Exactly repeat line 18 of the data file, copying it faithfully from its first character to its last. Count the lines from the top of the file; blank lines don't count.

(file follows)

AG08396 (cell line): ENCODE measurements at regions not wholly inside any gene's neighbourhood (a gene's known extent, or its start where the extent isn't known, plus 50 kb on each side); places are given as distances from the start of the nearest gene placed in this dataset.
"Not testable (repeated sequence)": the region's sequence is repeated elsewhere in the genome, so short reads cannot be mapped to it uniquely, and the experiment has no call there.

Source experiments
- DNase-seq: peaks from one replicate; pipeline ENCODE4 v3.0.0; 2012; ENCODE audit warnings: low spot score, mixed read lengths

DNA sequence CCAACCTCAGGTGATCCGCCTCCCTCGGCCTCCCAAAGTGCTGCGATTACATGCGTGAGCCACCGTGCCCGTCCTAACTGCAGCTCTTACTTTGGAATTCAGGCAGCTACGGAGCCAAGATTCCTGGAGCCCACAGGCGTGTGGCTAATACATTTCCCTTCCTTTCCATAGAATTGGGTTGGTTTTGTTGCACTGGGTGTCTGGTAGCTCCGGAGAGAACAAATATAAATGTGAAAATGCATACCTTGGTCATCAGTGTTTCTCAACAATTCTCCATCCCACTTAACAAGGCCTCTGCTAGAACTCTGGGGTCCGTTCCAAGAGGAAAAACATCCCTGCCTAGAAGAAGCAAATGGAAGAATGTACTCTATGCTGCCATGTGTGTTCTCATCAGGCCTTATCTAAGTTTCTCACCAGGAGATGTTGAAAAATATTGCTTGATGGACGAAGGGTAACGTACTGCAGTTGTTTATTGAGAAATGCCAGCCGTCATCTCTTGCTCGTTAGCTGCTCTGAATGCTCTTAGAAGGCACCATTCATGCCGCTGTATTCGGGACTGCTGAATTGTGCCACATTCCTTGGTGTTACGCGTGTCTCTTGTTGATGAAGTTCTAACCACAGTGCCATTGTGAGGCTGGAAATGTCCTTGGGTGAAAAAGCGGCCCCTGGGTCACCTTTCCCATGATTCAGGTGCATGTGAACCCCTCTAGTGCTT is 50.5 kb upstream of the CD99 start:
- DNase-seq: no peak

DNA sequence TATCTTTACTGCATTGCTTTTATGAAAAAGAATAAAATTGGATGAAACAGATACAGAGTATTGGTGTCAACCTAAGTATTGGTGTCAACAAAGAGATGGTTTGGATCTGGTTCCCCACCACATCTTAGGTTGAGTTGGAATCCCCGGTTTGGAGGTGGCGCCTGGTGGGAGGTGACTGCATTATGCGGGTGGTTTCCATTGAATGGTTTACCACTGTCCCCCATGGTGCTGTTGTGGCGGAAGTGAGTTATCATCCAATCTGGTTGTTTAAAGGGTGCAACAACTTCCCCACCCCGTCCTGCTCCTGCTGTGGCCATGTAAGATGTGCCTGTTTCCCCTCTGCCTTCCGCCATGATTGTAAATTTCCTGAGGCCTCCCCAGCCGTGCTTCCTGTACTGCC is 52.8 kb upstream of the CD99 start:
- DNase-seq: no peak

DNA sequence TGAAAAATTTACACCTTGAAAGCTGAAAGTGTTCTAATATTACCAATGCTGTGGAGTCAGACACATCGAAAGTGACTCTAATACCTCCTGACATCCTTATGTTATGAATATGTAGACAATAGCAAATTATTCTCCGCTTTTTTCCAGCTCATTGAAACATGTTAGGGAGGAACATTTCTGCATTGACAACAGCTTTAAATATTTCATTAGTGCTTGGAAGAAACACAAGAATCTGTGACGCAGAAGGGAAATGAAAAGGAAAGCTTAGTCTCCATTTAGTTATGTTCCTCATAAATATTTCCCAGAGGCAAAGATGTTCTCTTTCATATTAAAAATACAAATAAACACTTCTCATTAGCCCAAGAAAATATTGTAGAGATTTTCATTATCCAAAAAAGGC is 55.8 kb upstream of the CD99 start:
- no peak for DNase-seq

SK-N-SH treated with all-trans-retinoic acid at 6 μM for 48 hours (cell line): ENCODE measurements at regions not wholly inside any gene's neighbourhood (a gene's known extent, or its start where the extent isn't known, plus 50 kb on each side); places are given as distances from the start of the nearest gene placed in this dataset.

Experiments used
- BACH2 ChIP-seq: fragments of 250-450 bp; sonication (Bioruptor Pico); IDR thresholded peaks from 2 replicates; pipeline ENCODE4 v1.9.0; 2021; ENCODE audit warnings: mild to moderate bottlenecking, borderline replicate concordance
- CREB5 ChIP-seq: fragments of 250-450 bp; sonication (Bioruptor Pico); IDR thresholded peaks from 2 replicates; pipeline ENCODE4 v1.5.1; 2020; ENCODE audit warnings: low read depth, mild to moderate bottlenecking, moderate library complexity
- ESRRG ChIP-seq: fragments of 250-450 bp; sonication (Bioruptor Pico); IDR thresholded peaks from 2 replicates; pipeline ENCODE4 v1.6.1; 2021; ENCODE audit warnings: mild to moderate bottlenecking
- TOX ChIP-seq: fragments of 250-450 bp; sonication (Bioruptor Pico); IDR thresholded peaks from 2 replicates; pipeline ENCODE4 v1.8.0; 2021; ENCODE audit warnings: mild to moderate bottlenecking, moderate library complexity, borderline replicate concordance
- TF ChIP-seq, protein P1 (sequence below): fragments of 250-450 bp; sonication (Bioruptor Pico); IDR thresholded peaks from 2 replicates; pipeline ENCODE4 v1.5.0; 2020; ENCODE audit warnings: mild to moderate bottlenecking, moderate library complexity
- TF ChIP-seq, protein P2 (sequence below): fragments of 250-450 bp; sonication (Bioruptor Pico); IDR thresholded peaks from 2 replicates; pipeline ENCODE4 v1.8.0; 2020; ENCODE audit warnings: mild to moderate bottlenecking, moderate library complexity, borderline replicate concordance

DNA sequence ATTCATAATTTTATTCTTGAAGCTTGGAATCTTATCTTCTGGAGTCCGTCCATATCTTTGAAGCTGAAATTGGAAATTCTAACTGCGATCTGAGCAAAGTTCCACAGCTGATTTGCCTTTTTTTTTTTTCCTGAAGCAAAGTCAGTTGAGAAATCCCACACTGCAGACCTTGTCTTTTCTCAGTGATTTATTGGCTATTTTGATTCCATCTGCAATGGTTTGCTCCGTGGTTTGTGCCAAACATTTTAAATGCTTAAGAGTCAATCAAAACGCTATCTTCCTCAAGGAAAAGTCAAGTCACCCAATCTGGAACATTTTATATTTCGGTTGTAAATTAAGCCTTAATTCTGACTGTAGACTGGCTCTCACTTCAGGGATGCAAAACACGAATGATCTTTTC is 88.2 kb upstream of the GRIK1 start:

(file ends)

- TF ChIP-seq, protein P2 (sequence below): fragments of 250-450 bp; sonication (Bioruptor Pico); IDR thresholded peaks from 2 replicates; pipeline ENCODE4 v1.8.0; 2020; ENCODE audit warnings: mild to moderate bottlenecking, moderate library complexity, borderline replicate concordance